Fading Furniture: 3 Ways to Prevent Sun Damage This Summer

Fading Furniture: 3 Ways to Prevent Sun Damage This Summer

Summer is here, which means it’s time to throw open the curtains and let the sunshine in. Natural sunlight can enhance the appearance of any room. It can bring out colors and even make a space appear larger. From an aesthetic standpoint, it almost always makes sense to let in as much light as possible.

Natural light can result in one negative outcome, though. It can fade your carpet, curtains, fabric, and even wood. The UV rays in the sunlight can cause something called photodegradation. That’s a process in which the UV rays break down many of the chemicals that exist in the dyes in furniture and carpeting fabric. When those chemicals breakdown, the color begins to fade.

What’s the solution? On one hand, you want to enjoy the season and the beautiful weather and allow sunlight into your home. On the other hand, you want to protect your furniture, carpeting, and other design elements.

Below are four solutions to help you take advantage of the sunlight and also protect your home’s interior. Try implementing these solutions this summer to keep your home looking bright and colorful.

Hang curtains and other window treatments.

An obvious way to protect your home’s furnishings is with curtains, blinds, or other window treatments. You can simply keep them closed to block out the sunlight.

Of course, there are a couple of issues with this solution. The first is that it keeps sunlight out of your home, which may not be what you want. The whole point is to find a way to protect your furnishings and also enjoy the sunlight. Curtains and blinds don’t achieve those goals.

Another issue is cost. In order for curtains to block out UV rays, they need to be made of heavy fabric. Depending on the size of your windows, heavy curtains could be expensive. Blinds can also be costly. Window treatments may do the job and protect your furnishings, but they won’t let you experience the natural light and they could break your budget.

Do some redecorating.

Another option is to simply rearrange your rooms and do some redecorating. Perhaps you can move furniture around so the most vulnerable pieces aren’t in direct sunlight. You also may be able to use other elements, such as throw blankets, to cover up chairs and other pieces that are susceptible to fade. Look around the rooms in your home and think about how you might be able to rearrange or redecorate them to protect your most colorful fabrics from direct sunlight.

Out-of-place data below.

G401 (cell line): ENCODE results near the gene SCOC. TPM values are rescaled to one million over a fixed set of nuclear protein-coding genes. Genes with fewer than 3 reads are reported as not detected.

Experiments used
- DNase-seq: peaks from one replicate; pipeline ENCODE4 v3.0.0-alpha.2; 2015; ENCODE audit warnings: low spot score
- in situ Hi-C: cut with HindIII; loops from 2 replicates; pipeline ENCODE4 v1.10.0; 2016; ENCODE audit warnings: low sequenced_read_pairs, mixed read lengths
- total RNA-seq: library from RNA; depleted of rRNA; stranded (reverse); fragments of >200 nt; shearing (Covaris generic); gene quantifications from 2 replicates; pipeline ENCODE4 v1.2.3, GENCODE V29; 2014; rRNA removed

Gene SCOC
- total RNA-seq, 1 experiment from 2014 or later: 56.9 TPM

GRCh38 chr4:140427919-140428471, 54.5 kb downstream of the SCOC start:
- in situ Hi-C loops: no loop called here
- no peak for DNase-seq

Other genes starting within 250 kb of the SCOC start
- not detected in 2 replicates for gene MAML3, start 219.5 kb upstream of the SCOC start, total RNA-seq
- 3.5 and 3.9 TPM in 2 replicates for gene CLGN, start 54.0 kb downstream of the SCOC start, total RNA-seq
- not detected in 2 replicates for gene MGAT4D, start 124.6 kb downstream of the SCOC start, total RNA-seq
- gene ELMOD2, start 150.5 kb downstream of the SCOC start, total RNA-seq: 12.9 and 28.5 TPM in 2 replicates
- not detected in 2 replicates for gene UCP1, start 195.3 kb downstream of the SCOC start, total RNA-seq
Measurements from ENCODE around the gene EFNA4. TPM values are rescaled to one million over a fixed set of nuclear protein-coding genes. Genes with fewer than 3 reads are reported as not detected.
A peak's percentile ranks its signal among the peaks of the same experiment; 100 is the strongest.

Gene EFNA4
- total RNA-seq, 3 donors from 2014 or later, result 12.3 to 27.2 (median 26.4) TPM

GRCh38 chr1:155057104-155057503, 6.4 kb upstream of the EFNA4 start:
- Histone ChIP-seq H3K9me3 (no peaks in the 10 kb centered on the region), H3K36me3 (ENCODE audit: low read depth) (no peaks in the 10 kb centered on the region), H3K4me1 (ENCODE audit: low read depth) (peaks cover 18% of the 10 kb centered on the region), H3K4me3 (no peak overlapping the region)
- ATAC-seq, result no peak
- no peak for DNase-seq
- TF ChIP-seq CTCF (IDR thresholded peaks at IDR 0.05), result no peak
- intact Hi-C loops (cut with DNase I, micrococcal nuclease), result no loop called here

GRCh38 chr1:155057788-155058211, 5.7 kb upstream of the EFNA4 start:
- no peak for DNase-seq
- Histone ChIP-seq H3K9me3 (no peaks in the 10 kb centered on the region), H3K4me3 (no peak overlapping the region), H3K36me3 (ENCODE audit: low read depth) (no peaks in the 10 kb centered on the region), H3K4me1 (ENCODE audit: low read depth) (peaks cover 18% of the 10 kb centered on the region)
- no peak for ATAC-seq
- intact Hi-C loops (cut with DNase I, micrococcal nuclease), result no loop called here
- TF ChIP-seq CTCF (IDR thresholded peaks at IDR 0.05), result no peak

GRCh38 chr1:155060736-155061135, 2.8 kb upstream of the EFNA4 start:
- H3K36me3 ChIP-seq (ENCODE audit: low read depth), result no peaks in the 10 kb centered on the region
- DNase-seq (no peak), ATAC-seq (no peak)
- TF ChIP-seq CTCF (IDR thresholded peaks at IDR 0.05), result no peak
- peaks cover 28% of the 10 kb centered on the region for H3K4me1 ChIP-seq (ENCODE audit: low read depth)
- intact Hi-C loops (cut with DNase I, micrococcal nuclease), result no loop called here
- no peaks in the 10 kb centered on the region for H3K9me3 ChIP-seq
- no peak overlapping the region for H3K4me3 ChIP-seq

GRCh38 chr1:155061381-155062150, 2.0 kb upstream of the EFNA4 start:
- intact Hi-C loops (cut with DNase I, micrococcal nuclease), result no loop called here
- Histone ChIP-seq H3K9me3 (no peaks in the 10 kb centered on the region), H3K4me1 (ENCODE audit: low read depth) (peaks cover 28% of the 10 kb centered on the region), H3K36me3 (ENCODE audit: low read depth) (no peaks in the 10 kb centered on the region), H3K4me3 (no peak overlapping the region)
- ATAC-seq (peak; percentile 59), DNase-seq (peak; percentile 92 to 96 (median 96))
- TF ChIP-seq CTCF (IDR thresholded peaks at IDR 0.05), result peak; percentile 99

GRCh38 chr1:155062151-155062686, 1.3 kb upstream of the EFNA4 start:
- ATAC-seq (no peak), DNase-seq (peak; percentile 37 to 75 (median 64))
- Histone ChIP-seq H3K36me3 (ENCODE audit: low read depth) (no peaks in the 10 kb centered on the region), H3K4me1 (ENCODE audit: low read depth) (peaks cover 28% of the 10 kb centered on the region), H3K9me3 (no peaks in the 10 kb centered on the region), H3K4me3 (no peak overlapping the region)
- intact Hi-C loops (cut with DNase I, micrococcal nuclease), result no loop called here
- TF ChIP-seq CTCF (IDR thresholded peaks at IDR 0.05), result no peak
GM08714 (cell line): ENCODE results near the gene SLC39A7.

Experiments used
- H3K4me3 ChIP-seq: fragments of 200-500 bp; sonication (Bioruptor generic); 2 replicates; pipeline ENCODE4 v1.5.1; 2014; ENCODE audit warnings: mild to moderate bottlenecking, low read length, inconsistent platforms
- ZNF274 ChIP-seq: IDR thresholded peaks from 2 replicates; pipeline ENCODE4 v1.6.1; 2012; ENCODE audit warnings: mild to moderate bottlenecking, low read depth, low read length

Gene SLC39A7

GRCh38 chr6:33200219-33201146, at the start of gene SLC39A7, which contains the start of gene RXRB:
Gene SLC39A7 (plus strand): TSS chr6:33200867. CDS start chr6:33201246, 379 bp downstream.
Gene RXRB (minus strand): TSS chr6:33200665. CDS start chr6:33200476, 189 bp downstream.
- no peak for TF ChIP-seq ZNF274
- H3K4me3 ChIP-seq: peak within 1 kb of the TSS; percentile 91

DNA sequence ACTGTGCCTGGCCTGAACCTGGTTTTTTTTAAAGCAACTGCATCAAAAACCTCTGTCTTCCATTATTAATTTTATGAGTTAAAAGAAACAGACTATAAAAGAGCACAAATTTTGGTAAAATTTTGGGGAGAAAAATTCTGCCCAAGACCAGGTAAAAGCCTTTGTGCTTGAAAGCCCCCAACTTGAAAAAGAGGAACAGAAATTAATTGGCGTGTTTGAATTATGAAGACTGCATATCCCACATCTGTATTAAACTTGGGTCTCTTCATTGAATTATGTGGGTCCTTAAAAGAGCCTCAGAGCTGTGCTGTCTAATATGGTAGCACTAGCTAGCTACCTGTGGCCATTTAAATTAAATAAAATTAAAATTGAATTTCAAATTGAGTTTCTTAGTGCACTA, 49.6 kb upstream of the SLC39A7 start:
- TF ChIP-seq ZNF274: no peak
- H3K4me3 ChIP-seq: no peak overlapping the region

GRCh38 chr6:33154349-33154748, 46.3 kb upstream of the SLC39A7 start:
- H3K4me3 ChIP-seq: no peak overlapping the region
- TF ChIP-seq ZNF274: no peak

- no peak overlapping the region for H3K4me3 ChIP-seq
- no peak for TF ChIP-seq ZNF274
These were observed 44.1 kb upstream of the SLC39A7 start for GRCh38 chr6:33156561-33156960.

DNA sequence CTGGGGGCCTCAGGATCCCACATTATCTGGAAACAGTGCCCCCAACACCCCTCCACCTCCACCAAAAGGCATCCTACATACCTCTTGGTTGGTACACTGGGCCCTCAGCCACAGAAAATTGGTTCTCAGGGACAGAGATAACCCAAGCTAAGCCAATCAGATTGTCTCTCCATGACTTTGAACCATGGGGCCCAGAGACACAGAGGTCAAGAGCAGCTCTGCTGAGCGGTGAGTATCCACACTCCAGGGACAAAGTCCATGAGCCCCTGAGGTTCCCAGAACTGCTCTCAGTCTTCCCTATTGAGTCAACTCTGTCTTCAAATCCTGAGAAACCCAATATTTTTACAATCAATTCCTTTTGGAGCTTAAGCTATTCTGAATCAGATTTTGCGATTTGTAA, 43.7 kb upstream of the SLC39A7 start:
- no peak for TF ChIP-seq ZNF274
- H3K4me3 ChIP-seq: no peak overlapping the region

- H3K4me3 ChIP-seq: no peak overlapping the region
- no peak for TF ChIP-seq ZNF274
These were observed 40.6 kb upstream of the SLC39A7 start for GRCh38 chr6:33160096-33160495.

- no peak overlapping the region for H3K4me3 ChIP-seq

Apply window film.

Another option is to apply film to your windows. Film can be installed on the inside of your windows to provide a tint that filters out UV rays. In some cases, film may be able to remove nearly all of the UV rays from the incoming sunlight.

Even better, window film doesn’t restrict your view. You can still keep your curtains open and let the sun pour in. You’ll get the benefit of natural light, without the damage that can come from UV rays.

While you can apply window film as a DIY project, it’s usually best handled by professionals. If it is applied incorrectly, you could have unsightly air bubbles in the film. The goal is for the film to apply seamlessly to the windows, so you can’t even tell that there is film in place. If there are bubbles, the film will be apparent and won’t have an appealing look.

Install new windows.

Finally, now may be the time to consider new windows. Many window companies offer solutions that filter out UV rays, protecting your furniture and other belongings from fading.

New windows may not only protect your furniture, but also boost your energy efficiency. They may fit your frames better, eliminating small gaps where air can sneak in and out of your home. New windows also may be designed to keep heat out, helping your home stay cool through the summer months.

Ready to protect your furnishings from sunlight fade? Contact us today to discuss window film, new windows, or other solutions. Our consultants would welcome the opportunity to help you safely take advantage of all the sunlight this summer.